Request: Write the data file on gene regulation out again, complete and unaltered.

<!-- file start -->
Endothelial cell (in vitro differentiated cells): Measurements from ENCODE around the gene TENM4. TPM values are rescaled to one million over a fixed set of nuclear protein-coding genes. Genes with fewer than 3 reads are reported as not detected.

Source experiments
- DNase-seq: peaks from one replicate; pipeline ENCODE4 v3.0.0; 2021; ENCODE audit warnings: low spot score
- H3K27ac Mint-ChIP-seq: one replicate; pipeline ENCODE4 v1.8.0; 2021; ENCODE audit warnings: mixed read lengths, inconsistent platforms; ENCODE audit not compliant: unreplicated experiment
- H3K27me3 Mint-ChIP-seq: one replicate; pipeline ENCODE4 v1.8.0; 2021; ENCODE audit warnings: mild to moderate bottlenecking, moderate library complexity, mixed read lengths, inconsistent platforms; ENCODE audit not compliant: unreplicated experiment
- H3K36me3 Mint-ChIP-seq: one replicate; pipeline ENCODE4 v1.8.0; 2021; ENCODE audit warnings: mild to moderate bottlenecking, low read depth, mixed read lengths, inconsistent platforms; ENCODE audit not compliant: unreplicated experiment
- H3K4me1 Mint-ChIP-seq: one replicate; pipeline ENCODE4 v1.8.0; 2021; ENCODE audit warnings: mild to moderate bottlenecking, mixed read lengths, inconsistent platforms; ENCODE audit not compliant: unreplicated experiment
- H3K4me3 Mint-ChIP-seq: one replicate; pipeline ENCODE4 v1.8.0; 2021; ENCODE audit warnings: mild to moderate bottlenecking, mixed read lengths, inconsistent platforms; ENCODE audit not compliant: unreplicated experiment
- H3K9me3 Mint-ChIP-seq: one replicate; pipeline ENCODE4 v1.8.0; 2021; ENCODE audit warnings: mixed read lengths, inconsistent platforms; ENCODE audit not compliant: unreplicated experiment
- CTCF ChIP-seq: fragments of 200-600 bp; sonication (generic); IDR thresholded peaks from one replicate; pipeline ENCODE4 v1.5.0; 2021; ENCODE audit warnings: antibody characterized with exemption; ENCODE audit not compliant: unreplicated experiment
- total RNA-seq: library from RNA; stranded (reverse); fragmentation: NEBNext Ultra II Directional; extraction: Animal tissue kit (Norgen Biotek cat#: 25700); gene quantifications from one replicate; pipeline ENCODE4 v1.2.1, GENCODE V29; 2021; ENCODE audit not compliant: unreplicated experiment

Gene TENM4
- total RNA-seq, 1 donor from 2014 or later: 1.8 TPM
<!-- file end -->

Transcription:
Endothelial cell (in vitro differentiated cells): Measurements from ENCODE around the gene TENM4. TPM values are rescaled to one million over a fixed set of nuclear protein-coding genes. Genes with fewer than 3 reads are reported as not detected.

Source experiments
- DNase-seq: peaks from one replicate; pipeline ENCODE4 v3.0.0; 2021; ENCODE audit warnings: low spot score
- H3K27ac Mint-ChIP-seq: one replicate; pipeline ENCODE4 v1.8.0; 2021; ENCODE audit warnings: mixed read lengths, inconsistent platforms; ENCODE audit not compliant: unreplicated experiment
- H3K27me3 Mint-ChIP-seq: one replicate; pipeline ENCODE4 v1.8.0; 2021; ENCODE audit warnings: mild to moderate bottlenecking, moderate library complexity, mixed read lengths, inconsistent platforms; ENCODE audit not compliant: unreplicated experiment
- H3K36me3 Mint-ChIP-seq: one replicate; pipeline ENCODE4 v1.8.0; 2021; ENCODE audit warnings: mild to moderate bottlenecking, low read depth, mixed read lengths, inconsistent platforms; ENCODE audit not compliant: unreplicated experiment
- H3K4me1 Mint-ChIP-seq: one replicate; pipeline ENCODE4 v1.8.0; 2021; ENCODE audit warnings: mild to moderate bottlenecking, mixed read lengths, inconsistent platforms; ENCODE audit not compliant: unreplicated experiment
- H3K4me3 Mint-ChIP-seq: one replicate; pipeline ENCODE4 v1.8.0; 2021; ENCODE audit warnings: mild to moderate bottlenecking, mixed read lengths, inconsistent platforms; ENCODE audit not compliant: unreplicated experiment
- H3K9me3 Mint-ChIP-seq: one replicate; pipeline ENCODE4 v1.8.0; 2021; ENCODE audit warnings: mixed read lengths, inconsistent platforms; ENCODE audit not compliant: unreplicated experiment
- CTCF ChIP-seq: fragments of 200-600 bp; sonication (generic); IDR thresholded peaks from one replicate; pipeline ENCODE4 v1.5.0; 2021; ENCODE audit warnings: antibody characterized with exemption; ENCODE audit not compliant: unreplicated experiment
- total RNA-seq: library from RNA; stranded (reverse); fragmentation: NEBNext Ultra II Directional; extraction: Animal tissue kit (Norgen Biotek cat#: 25700); gene quantifications from one replicate; pipeline ENCODE4 v1.2.1, GENCODE V29; 2021; ENCODE audit not compliant: unreplicated experiment

Gene TENM4
- total RNA-seq, 1 donor from 2014 or later: 1.8 TPM